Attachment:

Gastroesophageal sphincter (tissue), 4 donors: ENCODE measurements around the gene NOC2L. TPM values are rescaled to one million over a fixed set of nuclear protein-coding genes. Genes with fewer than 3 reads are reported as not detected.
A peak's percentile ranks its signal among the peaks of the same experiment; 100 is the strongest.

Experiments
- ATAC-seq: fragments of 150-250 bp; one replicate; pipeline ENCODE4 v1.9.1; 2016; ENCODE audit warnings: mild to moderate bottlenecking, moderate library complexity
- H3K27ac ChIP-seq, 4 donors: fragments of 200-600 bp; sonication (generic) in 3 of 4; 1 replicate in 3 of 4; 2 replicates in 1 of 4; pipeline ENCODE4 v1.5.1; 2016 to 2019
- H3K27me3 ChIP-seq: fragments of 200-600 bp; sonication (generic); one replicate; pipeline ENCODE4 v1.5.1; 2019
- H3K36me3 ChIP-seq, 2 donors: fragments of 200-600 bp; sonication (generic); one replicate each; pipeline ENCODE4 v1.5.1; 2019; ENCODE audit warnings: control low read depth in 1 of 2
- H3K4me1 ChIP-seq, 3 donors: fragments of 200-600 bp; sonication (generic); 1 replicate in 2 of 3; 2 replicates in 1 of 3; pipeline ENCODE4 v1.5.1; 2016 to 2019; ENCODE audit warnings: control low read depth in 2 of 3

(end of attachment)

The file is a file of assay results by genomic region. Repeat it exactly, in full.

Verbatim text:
Gastroesophageal sphincter (tissue), 4 donors: ENCODE measurements around the gene NOC2L. TPM values are rescaled to one million over a fixed set of nuclear protein-coding genes. Genes with fewer than 3 reads are reported as not detected.
A peak's percentile ranks its signal among the peaks of the same experiment; 100 is the strongest.

Experiments
- ATAC-seq: fragments of 150-250 bp; one replicate; pipeline ENCODE4 v1.9.1; 2016; ENCODE audit warnings: mild to moderate bottlenecking, moderate library complexity
- H3K27ac ChIP-seq, 4 donors: fragments of 200-600 bp; sonication (generic) in 3 of 4; 1 replicate in 3 of 4; 2 replicates in 1 of 4; pipeline ENCODE4 v1.5.1; 2016 to 2019
- H3K27me3 ChIP-seq: fragments of 200-600 bp; sonication (generic); one replicate; pipeline ENCODE4 v1.5.1; 2019
- H3K36me3 ChIP-seq, 2 donors: fragments of 200-600 bp; sonication (generic); one replicate each; pipeline ENCODE4 v1.5.1; 2019; ENCODE audit warnings: control low read depth in 1 of 2
- H3K4me1 ChIP-seq, 3 donors: fragments of 200-600 bp; sonication (generic); 1 replicate in 2 of 3; 2 replicates in 1 of 3; pipeline ENCODE4 v1.5.1; 2016 to 2019; ENCODE audit warnings: control low read depth in 2 of 3